State titles[edit]

  • Girls' Soccer[8]
    • 1999(4A)
    • 2011(5A) Finalists

Fine arts[edit]

The Panther Band, Percussion, and Colorguard[edit]

The Colleyville Heritage Panther Band has enjoyed a colorful past dating back to the creation of CHHS in 1996. Each season, the band consistently places highly at local, regional, and national marching competitions, winning the Carrollton Tournament of Bands in October 2005. The band itself makes frequent performances around the country, performing in locales such as New York, Los Angeles, Chicago, and San Antonio in the last decade alone. In 2008, members of the band performed in West Lothian, Scotland, an international sister city of Colleyville. In 2009, the Panther Band placed eleventh(11th) out of fourteen(14) finalist at the Bands of America Super Regional in San Antonio, Texas. This is the highest the band has placed in a Bands of America Super Regional event.

The Panther Band represented the state of Texas in the 2003 Macy's Thanksgiving Day Parade, and attended the Bands of America Grand Nationals competition in 2008 held in Indianapolis, Indiana. Additionally, many of its upperclassmen members audition and perform during the summer with Drum Corps International, as well as exclusive UIL Region, Area, and State groups.

The Colleyville Heritage High School Drumline competes as a separate program against other ensembles at various levels of competition. The Panther Drumline frequently wins caption awards at various contests. In 2008, the Panther Drumline was awarded the world championship by the Percussive Arts Society International Convention (PASIC), in the Lonestar drumline competition, they were awarded 3rd place in 2012, 2nd place in 2010, and 1st place in 2007, 2008, 2009, and 2011. In the Spring of 2012 they returned to the WGI(Winter-Guard International) Indoor Drumline Competition, earning first place. In the Spring of 2013 at the same competition, the performers competed in a class of their own, literally, and were awarded first place by default. As of the 2013-2014 school year, the drumline only competes in WGI.

Theatre[edit]

The Colleyville Heritage Theatre department has existed since the school's opening. Its curriculum features courses ranging from beginning to advanced acting, technical theatre, and also directing. Numerous productions are performed in the school's main auditorium and more intimate black box theater throughout the year; past productions have included West Side Story, Oklahoma!, Bye Bye Birdie, and Anything Goes. In addition to its regular season, the department also works each year to compete in the Texas UIL one-act play competition. The department has been involved in the International Thespian Society (Troupe 5610), even presenting the play Bang, Bang You're Dead at the Society's annual conference, which came to Texas in 2003.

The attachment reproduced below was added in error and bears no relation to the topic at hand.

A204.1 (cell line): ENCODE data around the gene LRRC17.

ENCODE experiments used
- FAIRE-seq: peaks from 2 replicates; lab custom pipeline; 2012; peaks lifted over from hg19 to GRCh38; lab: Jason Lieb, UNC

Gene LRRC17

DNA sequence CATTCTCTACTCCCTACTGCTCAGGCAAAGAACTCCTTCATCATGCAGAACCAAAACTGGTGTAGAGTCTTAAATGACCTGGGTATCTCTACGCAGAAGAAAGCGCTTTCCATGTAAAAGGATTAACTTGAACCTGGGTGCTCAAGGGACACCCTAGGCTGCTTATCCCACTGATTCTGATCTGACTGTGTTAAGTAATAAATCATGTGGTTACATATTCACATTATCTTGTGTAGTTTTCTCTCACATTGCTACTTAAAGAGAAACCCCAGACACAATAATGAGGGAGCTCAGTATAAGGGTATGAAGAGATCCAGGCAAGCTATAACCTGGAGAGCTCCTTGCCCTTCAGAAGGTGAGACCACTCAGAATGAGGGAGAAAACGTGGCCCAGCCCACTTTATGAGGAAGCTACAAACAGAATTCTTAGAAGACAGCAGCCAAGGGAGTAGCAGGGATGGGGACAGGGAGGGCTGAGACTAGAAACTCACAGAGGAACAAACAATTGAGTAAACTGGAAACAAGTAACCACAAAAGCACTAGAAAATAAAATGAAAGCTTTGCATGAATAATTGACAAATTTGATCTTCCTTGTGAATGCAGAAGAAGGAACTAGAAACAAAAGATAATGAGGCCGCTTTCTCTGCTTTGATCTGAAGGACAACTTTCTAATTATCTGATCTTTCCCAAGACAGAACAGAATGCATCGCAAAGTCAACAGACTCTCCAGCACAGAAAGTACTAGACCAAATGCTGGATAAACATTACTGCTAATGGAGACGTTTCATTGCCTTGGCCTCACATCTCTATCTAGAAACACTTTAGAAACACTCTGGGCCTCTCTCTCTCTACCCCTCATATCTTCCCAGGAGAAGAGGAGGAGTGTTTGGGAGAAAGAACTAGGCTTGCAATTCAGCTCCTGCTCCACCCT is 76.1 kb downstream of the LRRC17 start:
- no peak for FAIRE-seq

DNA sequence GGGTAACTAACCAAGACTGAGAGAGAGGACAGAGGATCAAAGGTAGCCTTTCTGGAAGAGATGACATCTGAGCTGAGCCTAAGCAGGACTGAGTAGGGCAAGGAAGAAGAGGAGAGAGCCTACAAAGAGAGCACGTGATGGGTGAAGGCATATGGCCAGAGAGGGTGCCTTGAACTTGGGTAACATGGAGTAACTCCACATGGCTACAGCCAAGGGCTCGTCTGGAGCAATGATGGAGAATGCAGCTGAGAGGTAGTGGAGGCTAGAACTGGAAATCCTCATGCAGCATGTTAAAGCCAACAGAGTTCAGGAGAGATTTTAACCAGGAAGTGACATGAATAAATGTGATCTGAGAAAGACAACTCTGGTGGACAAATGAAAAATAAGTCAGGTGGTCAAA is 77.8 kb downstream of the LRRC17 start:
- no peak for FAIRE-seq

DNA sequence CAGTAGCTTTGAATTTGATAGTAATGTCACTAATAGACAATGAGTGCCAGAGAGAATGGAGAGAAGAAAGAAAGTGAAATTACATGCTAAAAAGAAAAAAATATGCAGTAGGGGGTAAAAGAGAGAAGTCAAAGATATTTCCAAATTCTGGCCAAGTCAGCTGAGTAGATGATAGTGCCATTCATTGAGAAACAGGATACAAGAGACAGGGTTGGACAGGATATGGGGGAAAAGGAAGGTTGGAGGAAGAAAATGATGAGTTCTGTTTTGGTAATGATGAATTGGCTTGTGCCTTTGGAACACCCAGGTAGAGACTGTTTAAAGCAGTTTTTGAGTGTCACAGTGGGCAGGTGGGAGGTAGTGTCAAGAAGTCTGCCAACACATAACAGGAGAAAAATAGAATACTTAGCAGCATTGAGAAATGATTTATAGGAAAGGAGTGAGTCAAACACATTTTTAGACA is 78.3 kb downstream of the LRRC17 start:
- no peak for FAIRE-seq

Speech and debate[edit]

The Colleyville debate team has been in existence since 1996. The team has won the Texas Forensics Association state tournament multiple times, in addition to being highly competitive at the national level. In 2008 the team of Evan DeFilippis and James Hamraie won the National Forensics League Tournament and were finalists in the Tournament of Champions.[9] That year, Evan and James won the Baker Award for the top debate team in the country.

Notable alumni[edit]

References[edit]

  1. ^ Texas Tribune
  2. ^ "2011 Accountability Rating System". Texas Education Agency. 
  3. ^ Newsweek.com The Top of the Class Retrieved September 24, 2008
  4. ^ http://www.gcisd-k12.org/173420916103324503/site/default.asp
  5. ^ TexasBob.com
  6. ^ a b Dallas Morning News
  7. ^ UIL Steroid Policy
  8. ^ UIL Girls Soccer 98-99
  9. ^ "History - NFL Nationals". National Forensic League. Retrieved 6 November 2012. 
  10. ^ Green, Larre (August 26, 2013). "Visions of Vegas casino night to benefit Southlake Newcomers Club". Fort Worth Star-Telegram. Retrieved February 20, 2014. 
  11. ^ Martindale, David (September 16, 2011). "Grapevine’s Annie Ilonzeh is now one of ‘Charlie’s Angels’". Dallas Morning News. Retrieved February 20, 2014. 
  12. ^ Pleskoff, Bernie (February 17, 2014). "Braves have versatile corner prospect in Kubitza". MLB.com. Retrieved February 20, 2014. 
  13. ^ "Stephen Lambdin: USA Taewondo". United States Olympic Committee. Retrieved February 20, 2014. 
  14. ^ "Minnesota Vikings take Colleyville Heritage-ex Christian Ponder in first round". Associated Press. Dallas Morning News. April 28, 2011. Retrieved February 20, 2014. 

Coordinates: 32°53′17″N 97°06′11″W / 32.888008°N 97.10318°W / 32.888008; -97.10318